Jackie Nelson’s love of Chocolate = winners
By Duane Ranger
The last two foals out of Jackie Nelson’s seven-win 2004 Man Around Town mare, Minty Mellow, are really starting to hit their straps in the central South Island.
After consecutive seconds on the West Coast (Westport March 10 and Reefton March 12) the Murray Pash trained Archie went one better winning at Methven on Sunday (March 16) and then five days later repeated the dose on Nelson’s hometown course of Geraldine.
Jackie Nelson with Tiger Lou
Tim Williams and Sam Thornley were the respective drivers. They also provided Archie (Sportswriter – Minty Mellow (Man Around Town) with his first two career wins since he made his race debut at Addington Raceway in July 2021.
The Colin and Julie De Filippi trained Choco Lou finished fourth in his big brother Archie’s race, and then at Geraldine he finished a head second as favourite in race four.
Another close relative, Press Play (cousin), finished second behind Itz Magical Meg in race 11 at Methven, and then took no part at Geraldine after being stirred up by two false starts in race nine.
The black 7-year-old three-win Shadow Play cousin, Press Play, who is leased and trained by Joseph Gray at West Melton, is the last of three foals (and only racehorse) out of the 2000 Cameleon one-win mare, She’s Sweet – who is a half-sister to the 1992 Save Fuel maiden mare, Sweet Lady.
Both mares came from Nelson’s foundation mare, the 1981 Noodlum – Quite Brigade (Light Brigade) chestnut mare, Chocolate.
“Chocolate was a beautiful old mare. Sadly, she died at the amazing age of 37 and died in December 2019.Sweet Lady is 30 now and is with us in the back paddock. I’m not sure she will see another birthday, but we hope so. She’s Sweet is the only one who is no longer with us after dying earlier this year.
“We would have had no winners at all if it wasn’t for our foundation mare, Chocolate,” Nelson said.
Murray Pash and Tim Williams after Archie’s Methven win
She said her parents, Jack and June, inherited Chocolate off her mother’s brother, Uncle Colin Walker, when he passed away.
Chocolate won one race and was then put to Nua Rival in 1990. She then left five more foals, including foal three Sweet Lady (foal three) and She’s Sweet – the last of Chocolate’s six foals.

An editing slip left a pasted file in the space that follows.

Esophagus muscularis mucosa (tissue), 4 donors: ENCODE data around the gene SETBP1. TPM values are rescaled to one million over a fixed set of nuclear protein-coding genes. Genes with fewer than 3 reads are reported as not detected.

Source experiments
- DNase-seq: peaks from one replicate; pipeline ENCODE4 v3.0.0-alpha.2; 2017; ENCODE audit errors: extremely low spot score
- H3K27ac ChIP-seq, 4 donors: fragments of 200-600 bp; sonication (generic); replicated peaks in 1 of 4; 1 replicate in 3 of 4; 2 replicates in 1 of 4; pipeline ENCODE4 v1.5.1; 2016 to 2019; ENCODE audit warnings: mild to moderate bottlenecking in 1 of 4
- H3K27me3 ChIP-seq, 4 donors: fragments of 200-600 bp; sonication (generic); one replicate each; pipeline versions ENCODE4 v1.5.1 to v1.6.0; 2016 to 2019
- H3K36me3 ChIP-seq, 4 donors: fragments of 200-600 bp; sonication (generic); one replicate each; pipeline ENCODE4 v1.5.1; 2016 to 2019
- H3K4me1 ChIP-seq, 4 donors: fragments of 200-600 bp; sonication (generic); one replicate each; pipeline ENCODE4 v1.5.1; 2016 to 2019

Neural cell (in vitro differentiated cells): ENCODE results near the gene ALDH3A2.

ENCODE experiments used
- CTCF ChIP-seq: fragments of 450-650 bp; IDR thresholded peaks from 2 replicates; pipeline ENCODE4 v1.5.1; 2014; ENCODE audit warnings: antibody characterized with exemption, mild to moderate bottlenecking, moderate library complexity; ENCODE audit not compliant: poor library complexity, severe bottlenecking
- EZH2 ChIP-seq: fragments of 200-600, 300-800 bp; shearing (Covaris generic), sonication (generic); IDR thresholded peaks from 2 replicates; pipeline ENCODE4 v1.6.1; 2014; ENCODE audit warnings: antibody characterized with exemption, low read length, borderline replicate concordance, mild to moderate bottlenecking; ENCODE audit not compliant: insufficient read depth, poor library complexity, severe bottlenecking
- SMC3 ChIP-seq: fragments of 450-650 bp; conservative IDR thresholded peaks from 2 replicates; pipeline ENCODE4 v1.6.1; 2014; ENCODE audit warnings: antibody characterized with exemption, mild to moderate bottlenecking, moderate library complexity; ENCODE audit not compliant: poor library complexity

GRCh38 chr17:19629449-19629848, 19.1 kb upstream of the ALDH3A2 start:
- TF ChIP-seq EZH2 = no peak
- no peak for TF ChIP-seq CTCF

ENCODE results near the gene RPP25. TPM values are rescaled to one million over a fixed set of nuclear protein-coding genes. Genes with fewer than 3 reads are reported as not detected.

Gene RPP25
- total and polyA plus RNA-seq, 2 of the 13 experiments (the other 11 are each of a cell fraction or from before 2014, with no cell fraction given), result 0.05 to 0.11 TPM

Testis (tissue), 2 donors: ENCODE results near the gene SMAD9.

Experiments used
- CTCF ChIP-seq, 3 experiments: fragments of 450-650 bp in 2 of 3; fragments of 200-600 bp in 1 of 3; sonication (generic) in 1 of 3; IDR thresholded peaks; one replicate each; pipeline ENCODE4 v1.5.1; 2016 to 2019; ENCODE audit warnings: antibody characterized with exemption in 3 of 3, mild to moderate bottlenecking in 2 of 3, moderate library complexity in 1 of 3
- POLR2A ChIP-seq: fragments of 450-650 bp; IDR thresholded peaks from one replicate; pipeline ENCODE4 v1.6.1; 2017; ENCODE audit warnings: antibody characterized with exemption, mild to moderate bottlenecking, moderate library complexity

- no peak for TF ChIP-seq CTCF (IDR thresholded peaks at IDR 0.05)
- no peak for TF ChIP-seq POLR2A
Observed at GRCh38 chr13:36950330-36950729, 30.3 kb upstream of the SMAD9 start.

“We landed the breed when Uncle Colin passed away, but Dad always liked the trots. He used to take us to the New Zealand Cup as kids, as well as the local Geraldine and Timaru meetings,” said Nelson.
She said Creme De Coco is also the paddock with the other broodmares. She’s a 2010 Badlands Hanover – Sweet Lady mare who is 12 now. She got injured and never raced, but has left some nice foals,” Nelson said. Sweet Lady’s other 5 foals were all winners.
They are a 5-year-old He’s Watching gelding named Louis, a Sunshine Beach 2-year-old colt, and a Sky Major weanling colt.
In 33 years of breeding, Nelson said Archie’s mother, Minty Mellow, would be one of the best horses they had bred and raced.
“She is 18 now. She was a lovely pacer who won seven races and more than $50,000 for us. Even winning a Geraldine Cup which was a massive thrill. Now she’s an equally good Mum, leaving us three lovely foals.
“Sadly, her first foal died (Bettor’s Delight), and then in 2015 What The Hell (Art Major) was born. We gave him to the Chatham Islands where he’s now racing. Colin (De Filippi) said he just wasn’t going to make the grade here,” Nelson said.
Archie was born on November 30, 2017 and has now won two of his 19 starts and placed in seven others for $21,180 for Murray Pash and his syndicate of owners.
“With Colin’s help we leased out Archie and Louis last year when I was cutting back on numbers.
“Since leaving Choco Lou (by Sweet Lou) in 2019, Minty Mellow had difficulty getting in foal, missing to Rocknroll Hanover and Sweet Lou (twice).
“But thankfully Gael Murray stepped in and has solved the problem. The mare had an undetected fungal infection and after missing for three years we are hopeful she will get back in foal to Sweet Lou next breeding season.”
Nelson was born in Geraldine and educated at Geraldine High School. She grew up riding ponies and is glad her parents took over her uncle’s breed more than three decades ago.
“Breeding can be very fulfilling. It’s always a buzz when one of the foals goes on and becomes a racehorse.
“Like most breeders we are still waiting for that Group One champion to come along. I just want to thank the trainers and drivers and owners who are involved with our horses. They are all a credit to the breed,” Nelson said.
“I’m sure Dad and Uncle Colin will be watching down and smiling at the success,” she added.